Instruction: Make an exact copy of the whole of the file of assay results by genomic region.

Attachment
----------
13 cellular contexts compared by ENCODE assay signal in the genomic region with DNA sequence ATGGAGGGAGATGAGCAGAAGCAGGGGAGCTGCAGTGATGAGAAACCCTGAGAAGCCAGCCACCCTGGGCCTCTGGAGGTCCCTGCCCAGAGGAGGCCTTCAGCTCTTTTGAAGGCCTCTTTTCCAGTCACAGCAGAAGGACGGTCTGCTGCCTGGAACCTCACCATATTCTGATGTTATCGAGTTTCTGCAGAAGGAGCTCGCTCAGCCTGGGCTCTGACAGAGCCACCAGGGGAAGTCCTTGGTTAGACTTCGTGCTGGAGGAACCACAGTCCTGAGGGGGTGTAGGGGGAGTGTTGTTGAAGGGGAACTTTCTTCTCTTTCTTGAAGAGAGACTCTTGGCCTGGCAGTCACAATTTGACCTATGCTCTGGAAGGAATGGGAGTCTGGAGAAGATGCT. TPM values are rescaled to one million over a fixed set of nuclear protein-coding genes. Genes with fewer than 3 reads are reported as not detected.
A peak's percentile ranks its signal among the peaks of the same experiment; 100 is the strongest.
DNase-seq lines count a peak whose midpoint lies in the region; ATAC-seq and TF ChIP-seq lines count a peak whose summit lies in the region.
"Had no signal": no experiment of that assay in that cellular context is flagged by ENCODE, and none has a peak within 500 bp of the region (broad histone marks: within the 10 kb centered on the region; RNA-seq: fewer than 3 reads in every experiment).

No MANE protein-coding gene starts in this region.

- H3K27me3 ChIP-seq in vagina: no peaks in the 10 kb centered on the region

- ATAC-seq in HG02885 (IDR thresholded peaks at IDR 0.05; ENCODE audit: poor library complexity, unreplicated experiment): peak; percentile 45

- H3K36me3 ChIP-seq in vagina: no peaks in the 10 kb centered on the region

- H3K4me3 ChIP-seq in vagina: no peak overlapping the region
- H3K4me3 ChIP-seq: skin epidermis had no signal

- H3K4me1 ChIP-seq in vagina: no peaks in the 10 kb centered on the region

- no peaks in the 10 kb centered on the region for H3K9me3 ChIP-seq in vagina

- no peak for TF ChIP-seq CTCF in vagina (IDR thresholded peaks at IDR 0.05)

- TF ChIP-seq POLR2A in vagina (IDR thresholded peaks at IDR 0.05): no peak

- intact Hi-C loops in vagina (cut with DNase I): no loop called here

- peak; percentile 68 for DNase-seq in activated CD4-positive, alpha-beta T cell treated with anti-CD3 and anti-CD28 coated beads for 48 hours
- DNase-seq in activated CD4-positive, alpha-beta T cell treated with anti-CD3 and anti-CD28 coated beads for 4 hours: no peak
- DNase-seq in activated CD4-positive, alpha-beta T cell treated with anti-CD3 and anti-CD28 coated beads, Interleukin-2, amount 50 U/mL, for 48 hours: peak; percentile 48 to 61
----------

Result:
13 cellular contexts compared by ENCODE assay signal in the genomic region with DNA sequence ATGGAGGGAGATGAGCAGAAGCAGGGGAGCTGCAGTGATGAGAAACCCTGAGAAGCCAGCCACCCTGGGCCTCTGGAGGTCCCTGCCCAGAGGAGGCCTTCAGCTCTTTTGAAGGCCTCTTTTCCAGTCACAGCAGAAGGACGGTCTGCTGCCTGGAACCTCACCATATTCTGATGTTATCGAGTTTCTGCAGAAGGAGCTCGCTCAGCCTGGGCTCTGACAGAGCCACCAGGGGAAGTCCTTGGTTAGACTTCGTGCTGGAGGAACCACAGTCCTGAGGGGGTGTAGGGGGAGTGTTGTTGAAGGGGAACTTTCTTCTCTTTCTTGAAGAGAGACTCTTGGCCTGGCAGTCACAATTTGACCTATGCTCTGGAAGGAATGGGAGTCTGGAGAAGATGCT. TPM values are rescaled to one million over a fixed set of nuclear protein-coding genes. Genes with fewer than 3 reads are reported as not detected.
A peak's percentile ranks its signal among the peaks of the same experiment; 100 is the strongest.
DNase-seq lines count a peak whose midpoint lies in the region; ATAC-seq and TF ChIP-seq lines count a peak whose summit lies in the region.
"Had no signal": no experiment of that assay in that cellular context is flagged by ENCODE, and none has a peak within 500 bp of the region (broad histone marks: within the 10 kb centered on the region; RNA-seq: fewer than 3 reads in every experiment).

No MANE protein-coding gene starts in this region.

- H3K27me3 ChIP-seq in vagina: no peaks in the 10 kb centered on the region

- ATAC-seq in HG02885 (IDR thresholded peaks at IDR 0.05; ENCODE audit: poor library complexity, unreplicated experiment): peak; percentile 45

- H3K36me3 ChIP-seq in vagina: no peaks in the 10 kb centered on the region

- H3K4me3 ChIP-seq in vagina: no peak overlapping the region
- H3K4me3 ChIP-seq: skin epidermis had no signal

- H3K4me1 ChIP-seq in vagina: no peaks in the 10 kb centered on the region

- no peaks in the 10 kb centered on the region for H3K9me3 ChIP-seq in vagina

- no peak for TF ChIP-seq CTCF in vagina (IDR thresholded peaks at IDR 0.05)

- TF ChIP-seq POLR2A in vagina (IDR thresholded peaks at IDR 0.05): no peak

- intact Hi-C loops in vagina (cut with DNase I): no loop called here

- peak; percentile 68 for DNase-seq in activated CD4-positive, alpha-beta T cell treated with anti-CD3 and anti-CD28 coated beads for 48 hours
- DNase-seq in activated CD4-positive, alpha-beta T cell treated with anti-CD3 and anti-CD28 coated beads for 4 hours: no peak
- DNase-seq in activated CD4-positive, alpha-beta T cell treated with anti-CD3 and anti-CD28 coated beads, Interleukin-2, amount 50 U/mL, for 48 hours: peak; percentile 48 to 61